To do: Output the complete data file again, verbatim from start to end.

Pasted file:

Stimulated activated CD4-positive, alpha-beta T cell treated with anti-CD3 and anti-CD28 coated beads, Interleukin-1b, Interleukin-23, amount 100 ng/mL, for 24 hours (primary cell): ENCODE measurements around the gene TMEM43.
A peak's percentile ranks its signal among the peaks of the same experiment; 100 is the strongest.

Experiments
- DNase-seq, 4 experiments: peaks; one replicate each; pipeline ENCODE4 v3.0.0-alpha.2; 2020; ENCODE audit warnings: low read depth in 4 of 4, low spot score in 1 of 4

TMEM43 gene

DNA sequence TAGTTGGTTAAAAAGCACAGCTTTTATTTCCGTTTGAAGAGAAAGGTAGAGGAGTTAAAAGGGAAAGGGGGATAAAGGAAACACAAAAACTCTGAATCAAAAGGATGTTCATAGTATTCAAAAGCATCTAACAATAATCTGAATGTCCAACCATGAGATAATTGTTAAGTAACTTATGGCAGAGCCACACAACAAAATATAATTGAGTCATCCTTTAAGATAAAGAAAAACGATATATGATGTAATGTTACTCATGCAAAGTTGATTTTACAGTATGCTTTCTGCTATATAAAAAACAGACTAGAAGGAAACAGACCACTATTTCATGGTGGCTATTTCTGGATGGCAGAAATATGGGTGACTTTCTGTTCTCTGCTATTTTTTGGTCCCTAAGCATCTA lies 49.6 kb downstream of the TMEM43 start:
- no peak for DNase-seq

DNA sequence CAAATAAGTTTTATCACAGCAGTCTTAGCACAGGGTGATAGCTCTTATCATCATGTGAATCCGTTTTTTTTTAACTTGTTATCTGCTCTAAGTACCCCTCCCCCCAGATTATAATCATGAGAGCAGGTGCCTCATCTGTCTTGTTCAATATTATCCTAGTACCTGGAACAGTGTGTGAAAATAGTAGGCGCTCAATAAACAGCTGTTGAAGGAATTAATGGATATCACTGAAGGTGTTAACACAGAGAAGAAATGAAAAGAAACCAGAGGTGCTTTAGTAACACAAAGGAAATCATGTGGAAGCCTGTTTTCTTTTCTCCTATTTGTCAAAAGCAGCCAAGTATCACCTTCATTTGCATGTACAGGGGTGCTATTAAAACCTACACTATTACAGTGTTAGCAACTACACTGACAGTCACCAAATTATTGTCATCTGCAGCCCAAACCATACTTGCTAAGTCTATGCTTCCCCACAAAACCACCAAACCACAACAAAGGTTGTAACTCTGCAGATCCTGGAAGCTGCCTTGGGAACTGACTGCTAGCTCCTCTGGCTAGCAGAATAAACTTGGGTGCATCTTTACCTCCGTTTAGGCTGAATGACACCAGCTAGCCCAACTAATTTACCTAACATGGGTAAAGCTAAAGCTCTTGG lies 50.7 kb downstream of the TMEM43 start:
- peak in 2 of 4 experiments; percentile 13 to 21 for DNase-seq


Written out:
Stimulated activated CD4-positive, alpha-beta T cell treated with anti-CD3 and anti-CD28 coated beads, Interleukin-1b, Interleukin-23, amount 100 ng/mL, for 24 hours (primary cell): ENCODE measurements around the gene TMEM43.
A peak's percentile ranks its signal among the peaks of the same experiment; 100 is the strongest.

Experiments
- DNase-seq, 4 experiments: peaks; one replicate each; pipeline ENCODE4 v3.0.0-alpha.2; 2020; ENCODE audit warnings: low read depth in 4 of 4, low spot score in 1 of 4

TMEM43 gene

DNA sequence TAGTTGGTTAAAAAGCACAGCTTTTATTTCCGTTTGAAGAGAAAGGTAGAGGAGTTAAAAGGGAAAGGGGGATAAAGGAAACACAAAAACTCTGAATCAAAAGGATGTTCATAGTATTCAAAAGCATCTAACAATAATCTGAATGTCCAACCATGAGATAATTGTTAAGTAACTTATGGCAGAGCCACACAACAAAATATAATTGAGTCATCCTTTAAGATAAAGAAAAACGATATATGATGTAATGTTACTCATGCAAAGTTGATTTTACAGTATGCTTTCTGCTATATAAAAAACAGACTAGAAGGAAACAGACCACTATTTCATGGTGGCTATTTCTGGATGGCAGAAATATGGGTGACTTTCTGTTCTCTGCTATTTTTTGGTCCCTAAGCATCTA lies 49.6 kb downstream of the TMEM43 start:
- no peak for DNase-seq

DNA sequence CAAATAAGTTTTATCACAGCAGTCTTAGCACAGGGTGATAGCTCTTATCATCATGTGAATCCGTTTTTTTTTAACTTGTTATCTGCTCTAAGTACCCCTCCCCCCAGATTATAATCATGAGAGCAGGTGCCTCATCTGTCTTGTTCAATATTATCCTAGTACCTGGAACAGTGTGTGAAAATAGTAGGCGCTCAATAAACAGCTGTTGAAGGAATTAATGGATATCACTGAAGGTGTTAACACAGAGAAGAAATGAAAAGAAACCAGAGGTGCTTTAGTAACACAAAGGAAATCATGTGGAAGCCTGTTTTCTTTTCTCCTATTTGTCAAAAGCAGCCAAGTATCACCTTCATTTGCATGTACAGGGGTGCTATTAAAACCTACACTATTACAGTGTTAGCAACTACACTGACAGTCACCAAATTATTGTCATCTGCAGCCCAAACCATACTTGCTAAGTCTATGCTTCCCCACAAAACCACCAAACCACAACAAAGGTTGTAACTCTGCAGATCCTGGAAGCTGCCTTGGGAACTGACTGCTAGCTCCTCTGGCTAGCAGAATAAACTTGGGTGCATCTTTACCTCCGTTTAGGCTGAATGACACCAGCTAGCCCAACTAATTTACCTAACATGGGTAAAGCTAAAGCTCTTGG lies 50.7 kb downstream of the TMEM43 start:
- peak in 2 of 4 experiments; percentile 13 to 21 for DNase-seq